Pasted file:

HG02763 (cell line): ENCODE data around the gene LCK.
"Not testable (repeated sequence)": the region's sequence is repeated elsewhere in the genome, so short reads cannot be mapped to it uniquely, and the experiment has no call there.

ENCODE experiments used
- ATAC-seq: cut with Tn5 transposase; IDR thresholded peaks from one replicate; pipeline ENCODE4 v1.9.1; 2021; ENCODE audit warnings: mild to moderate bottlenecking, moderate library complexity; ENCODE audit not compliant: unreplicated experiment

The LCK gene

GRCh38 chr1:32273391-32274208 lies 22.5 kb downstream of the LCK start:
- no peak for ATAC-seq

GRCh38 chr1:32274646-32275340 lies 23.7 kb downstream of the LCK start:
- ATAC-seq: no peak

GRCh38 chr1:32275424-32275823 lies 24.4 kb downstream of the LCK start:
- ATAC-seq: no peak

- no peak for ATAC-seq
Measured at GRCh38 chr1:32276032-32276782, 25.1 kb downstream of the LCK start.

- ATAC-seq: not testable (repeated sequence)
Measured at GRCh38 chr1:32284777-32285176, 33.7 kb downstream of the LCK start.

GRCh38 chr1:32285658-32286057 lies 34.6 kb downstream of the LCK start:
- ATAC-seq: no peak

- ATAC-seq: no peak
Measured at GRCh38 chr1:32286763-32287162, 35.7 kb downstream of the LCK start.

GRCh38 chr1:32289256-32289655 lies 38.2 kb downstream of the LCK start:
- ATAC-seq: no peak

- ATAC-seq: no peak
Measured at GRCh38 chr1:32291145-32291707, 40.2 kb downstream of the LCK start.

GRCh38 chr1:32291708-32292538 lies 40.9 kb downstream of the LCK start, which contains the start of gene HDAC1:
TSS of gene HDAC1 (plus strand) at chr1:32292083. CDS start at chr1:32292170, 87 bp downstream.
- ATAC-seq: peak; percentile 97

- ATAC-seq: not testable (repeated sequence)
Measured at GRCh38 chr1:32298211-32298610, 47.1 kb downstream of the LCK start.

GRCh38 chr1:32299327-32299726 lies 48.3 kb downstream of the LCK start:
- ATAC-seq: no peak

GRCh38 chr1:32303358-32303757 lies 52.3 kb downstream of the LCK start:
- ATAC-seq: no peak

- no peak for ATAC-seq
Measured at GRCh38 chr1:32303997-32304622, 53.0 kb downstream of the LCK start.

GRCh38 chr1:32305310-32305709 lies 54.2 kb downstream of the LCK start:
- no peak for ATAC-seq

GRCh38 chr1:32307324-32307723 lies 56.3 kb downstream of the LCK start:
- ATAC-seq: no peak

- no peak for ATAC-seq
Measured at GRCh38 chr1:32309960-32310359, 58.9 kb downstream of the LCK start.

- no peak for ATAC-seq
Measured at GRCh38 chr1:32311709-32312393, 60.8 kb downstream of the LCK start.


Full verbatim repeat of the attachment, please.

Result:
HG02763 (cell line): ENCODE data around the gene LCK.
"Not testable (repeated sequence)": the region's sequence is repeated elsewhere in the genome, so short reads cannot be mapped to it uniquely, and the experiment has no call there.

ENCODE experiments used
- ATAC-seq: cut with Tn5 transposase; IDR thresholded peaks from one replicate; pipeline ENCODE4 v1.9.1; 2021; ENCODE audit warnings: mild to moderate bottlenecking, moderate library complexity; ENCODE audit not compliant: unreplicated experiment

The LCK gene

GRCh38 chr1:32273391-32274208 lies 22.5 kb downstream of the LCK start:
- no peak for ATAC-seq

GRCh38 chr1:32274646-32275340 lies 23.7 kb downstream of the LCK start:
- ATAC-seq: no peak

GRCh38 chr1:32275424-32275823 lies 24.4 kb downstream of the LCK start:
- ATAC-seq: no peak

- no peak for ATAC-seq
Measured at GRCh38 chr1:32276032-32276782, 25.1 kb downstream of the LCK start.

- ATAC-seq: not testable (repeated sequence)
Measured at GRCh38 chr1:32284777-32285176, 33.7 kb downstream of the LCK start.

GRCh38 chr1:32285658-32286057 lies 34.6 kb downstream of the LCK start:
- ATAC-seq: no peak

- ATAC-seq: no peak
Measured at GRCh38 chr1:32286763-32287162, 35.7 kb downstream of the LCK start.

GRCh38 chr1:32289256-32289655 lies 38.2 kb downstream of the LCK start:
- ATAC-seq: no peak

- ATAC-seq: no peak
Measured at GRCh38 chr1:32291145-32291707, 40.2 kb downstream of the LCK start.

GRCh38 chr1:32291708-32292538 lies 40.9 kb downstream of the LCK start, which contains the start of gene HDAC1:
TSS of gene HDAC1 (plus strand) at chr1:32292083. CDS start at chr1:32292170, 87 bp downstream.
- ATAC-seq: peak; percentile 97

- ATAC-seq: not testable (repeated sequence)
Measured at GRCh38 chr1:32298211-32298610, 47.1 kb downstream of the LCK start.

GRCh38 chr1:32299327-32299726 lies 48.3 kb downstream of the LCK start:
- ATAC-seq: no peak

GRCh38 chr1:32303358-32303757 lies 52.3 kb downstream of the LCK start:
- ATAC-seq: no peak

- no peak for ATAC-seq
Measured at GRCh38 chr1:32303997-32304622, 53.0 kb downstream of the LCK start.

GRCh38 chr1:32305310-32305709 lies 54.2 kb downstream of the LCK start:
- no peak for ATAC-seq

GRCh38 chr1:32307324-32307723 lies 56.3 kb downstream of the LCK start:
- ATAC-seq: no peak

- no peak for ATAC-seq
Measured at GRCh38 chr1:32309960-32310359, 58.9 kb downstream of the LCK start.

- no peak for ATAC-seq
Measured at GRCh38 chr1:32311709-32312393, 60.8 kb downstream of the LCK start.